3. A liquid ejection head of electrostatic type that makes an electrostatic force to act on a solution containing charged particles dispersed therein to eject droplets, comprising:
an insulating through-hole substrate through which through-holes for ejecting said droplets extend;
an insulating head substrate which is spaced apart from said insulating through-hole substrate by a predetermined distance, with a solution flow path being formed between said insulating through-hole substrate and said insulating head substrate;
solution guides which are formed on a surface of said insulating head substrate facing said insulating through-hole substrate, with their tips extending through and protruding from said insulating through-hole substrate;
control electrodes which are provided at positions corresponding to said through-holes and causes said electrostatic force to act on said solution;
a counter electrode which is provided at a position facing said solution guides; and
means for making uniform ejection of said solution from respective ejection channels in an ejection channel region where said solution guides are arranged,
wherein said means for making uniform ejection of said solution from said respective ejection channels comprises means for locally increasing a pressure loss between a solution supply path for supplying said solution and said ejection channel region.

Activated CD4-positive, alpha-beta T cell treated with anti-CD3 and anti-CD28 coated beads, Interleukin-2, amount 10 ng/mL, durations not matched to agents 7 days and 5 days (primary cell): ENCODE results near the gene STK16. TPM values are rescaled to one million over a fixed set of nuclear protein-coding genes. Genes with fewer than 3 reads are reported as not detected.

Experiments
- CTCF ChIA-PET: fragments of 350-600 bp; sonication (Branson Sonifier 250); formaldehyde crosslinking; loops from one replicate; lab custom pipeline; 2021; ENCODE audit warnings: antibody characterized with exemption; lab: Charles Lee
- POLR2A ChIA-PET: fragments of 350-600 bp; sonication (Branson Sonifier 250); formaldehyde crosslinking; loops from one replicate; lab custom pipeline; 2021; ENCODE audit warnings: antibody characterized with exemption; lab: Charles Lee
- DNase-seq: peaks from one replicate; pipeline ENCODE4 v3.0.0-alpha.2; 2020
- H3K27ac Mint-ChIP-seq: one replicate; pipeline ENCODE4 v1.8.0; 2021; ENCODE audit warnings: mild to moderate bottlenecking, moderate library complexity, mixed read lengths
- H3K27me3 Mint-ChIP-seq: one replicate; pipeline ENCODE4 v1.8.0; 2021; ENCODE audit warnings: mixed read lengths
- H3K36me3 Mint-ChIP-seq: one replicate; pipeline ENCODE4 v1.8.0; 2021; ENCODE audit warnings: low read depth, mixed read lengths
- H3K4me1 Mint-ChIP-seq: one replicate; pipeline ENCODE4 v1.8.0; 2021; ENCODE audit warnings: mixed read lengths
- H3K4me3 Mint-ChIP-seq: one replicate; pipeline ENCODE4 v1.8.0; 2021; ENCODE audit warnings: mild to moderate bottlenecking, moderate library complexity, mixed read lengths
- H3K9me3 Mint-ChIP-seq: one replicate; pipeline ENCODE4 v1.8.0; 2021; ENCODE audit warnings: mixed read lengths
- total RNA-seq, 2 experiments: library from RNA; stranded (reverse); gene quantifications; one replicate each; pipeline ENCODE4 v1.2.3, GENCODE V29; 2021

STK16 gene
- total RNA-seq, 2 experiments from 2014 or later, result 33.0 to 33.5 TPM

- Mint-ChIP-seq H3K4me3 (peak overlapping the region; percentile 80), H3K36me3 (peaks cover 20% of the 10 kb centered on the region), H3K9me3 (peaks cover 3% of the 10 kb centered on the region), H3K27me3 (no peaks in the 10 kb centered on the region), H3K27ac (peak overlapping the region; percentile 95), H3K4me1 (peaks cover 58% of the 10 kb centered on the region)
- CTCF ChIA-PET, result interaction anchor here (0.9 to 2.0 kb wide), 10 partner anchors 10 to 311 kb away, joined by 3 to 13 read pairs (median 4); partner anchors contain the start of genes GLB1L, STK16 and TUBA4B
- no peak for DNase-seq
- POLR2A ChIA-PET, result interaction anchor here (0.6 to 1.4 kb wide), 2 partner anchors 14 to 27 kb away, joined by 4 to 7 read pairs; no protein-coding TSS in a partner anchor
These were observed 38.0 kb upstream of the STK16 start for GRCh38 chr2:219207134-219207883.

4. The liquid ejection head according to claim 3, wherein said means for making uniform the ejection of said solution from said respective ejection channels comprises means for making uniform flow rates and pressures in a solution-flowing direction and in a width direction by locally increasing the pressure loss per unit length between said solution supply path and said ejection channel region.
5. The liquid ejection head according to claim 4, wherein said means for making uniform the flow rates and the pressures in the solution-flowing direction and in the width direction comprises a baffle plate provided in said solution flow path.
6. The liquid ejection head according to claim 4, wherein said means for making uniform the flow rates and the pressures in the solution-flowing direction and in the width direction comprises a porous member provided in said solution flow path.